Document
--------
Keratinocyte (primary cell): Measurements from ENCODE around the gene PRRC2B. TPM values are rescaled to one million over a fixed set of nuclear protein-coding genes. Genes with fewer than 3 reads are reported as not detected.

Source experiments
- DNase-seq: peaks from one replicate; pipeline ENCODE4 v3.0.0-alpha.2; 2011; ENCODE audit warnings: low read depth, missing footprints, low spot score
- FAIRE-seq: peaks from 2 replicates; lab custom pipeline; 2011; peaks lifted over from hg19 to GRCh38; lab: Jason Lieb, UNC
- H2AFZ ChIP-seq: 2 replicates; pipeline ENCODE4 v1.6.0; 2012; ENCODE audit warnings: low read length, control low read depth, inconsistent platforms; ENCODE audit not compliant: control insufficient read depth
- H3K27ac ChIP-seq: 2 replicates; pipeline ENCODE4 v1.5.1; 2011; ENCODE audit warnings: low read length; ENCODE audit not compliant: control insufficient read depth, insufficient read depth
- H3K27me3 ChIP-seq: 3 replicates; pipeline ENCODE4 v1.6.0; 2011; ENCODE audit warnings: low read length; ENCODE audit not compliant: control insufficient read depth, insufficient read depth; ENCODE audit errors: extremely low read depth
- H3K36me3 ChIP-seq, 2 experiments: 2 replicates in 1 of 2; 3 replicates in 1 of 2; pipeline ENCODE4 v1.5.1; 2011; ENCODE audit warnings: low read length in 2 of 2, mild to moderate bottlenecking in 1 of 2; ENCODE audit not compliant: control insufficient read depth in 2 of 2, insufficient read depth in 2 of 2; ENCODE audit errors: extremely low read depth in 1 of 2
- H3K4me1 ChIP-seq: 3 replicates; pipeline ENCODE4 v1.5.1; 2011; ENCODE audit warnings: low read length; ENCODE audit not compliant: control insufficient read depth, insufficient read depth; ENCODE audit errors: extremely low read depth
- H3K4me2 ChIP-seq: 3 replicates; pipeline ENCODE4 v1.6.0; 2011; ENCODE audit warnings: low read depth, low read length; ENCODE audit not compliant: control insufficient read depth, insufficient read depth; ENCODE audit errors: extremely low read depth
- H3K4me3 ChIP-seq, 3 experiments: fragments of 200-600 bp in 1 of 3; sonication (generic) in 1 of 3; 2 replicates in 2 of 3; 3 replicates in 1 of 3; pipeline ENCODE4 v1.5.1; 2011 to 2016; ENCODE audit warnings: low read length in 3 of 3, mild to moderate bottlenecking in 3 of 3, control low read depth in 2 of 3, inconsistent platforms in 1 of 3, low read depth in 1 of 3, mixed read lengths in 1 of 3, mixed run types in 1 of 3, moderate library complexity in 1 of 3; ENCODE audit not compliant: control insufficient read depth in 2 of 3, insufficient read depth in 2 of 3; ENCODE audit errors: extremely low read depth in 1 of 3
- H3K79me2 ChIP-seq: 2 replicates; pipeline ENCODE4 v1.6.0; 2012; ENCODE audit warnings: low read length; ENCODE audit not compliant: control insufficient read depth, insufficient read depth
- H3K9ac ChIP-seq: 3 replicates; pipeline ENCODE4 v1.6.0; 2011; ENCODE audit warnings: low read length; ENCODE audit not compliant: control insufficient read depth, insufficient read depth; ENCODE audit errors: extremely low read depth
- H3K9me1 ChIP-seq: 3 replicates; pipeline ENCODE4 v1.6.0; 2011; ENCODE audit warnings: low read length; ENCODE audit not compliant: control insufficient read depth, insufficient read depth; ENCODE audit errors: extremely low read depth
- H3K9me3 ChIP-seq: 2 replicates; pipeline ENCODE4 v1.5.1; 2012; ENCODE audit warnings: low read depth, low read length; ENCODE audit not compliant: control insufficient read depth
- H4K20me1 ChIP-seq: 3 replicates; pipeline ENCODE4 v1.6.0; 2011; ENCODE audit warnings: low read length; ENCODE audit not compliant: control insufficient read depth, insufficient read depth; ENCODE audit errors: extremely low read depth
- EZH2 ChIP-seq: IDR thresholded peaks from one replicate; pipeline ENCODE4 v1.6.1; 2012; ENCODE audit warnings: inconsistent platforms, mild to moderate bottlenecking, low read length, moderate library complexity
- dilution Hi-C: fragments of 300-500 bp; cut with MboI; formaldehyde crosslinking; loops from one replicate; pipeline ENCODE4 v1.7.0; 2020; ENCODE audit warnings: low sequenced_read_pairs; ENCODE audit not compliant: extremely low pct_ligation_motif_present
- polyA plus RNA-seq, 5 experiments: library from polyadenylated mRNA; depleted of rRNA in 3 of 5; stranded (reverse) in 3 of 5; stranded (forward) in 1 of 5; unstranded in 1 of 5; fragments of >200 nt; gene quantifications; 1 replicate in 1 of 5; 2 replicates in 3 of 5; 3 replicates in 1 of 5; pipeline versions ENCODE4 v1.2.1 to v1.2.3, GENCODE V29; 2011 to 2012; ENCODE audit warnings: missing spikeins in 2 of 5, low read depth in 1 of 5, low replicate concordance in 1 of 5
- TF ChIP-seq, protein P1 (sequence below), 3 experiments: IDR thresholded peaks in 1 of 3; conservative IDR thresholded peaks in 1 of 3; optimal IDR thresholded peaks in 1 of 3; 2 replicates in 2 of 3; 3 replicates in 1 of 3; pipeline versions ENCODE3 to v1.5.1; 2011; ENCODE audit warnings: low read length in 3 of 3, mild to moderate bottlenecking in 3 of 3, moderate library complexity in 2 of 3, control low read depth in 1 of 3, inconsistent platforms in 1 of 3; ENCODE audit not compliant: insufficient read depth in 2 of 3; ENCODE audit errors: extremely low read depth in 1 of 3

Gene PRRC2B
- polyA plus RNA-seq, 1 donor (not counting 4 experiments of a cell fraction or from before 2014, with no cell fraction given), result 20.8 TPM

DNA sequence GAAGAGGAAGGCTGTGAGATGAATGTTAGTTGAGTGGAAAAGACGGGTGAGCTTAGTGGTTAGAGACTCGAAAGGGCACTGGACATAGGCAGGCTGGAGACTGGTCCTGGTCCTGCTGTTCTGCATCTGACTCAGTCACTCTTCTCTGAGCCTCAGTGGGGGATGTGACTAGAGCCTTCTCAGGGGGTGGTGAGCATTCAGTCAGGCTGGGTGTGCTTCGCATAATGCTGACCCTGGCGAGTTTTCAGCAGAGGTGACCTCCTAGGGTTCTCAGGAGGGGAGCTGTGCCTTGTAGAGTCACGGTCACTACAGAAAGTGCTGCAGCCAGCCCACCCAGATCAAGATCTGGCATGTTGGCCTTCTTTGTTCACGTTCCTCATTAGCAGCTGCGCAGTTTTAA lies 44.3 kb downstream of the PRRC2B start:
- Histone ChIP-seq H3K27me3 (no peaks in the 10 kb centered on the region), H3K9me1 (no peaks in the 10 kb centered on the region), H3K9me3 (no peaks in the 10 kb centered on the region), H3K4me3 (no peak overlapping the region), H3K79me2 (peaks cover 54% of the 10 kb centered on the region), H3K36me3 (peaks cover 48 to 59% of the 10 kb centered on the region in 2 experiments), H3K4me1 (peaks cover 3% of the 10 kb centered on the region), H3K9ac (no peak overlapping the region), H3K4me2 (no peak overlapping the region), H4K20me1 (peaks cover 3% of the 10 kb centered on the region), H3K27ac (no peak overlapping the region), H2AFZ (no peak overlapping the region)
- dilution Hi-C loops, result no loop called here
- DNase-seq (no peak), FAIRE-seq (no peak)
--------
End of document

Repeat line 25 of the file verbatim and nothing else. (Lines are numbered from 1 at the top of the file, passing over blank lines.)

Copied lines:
- dilution Hi-C loops, result no loop called here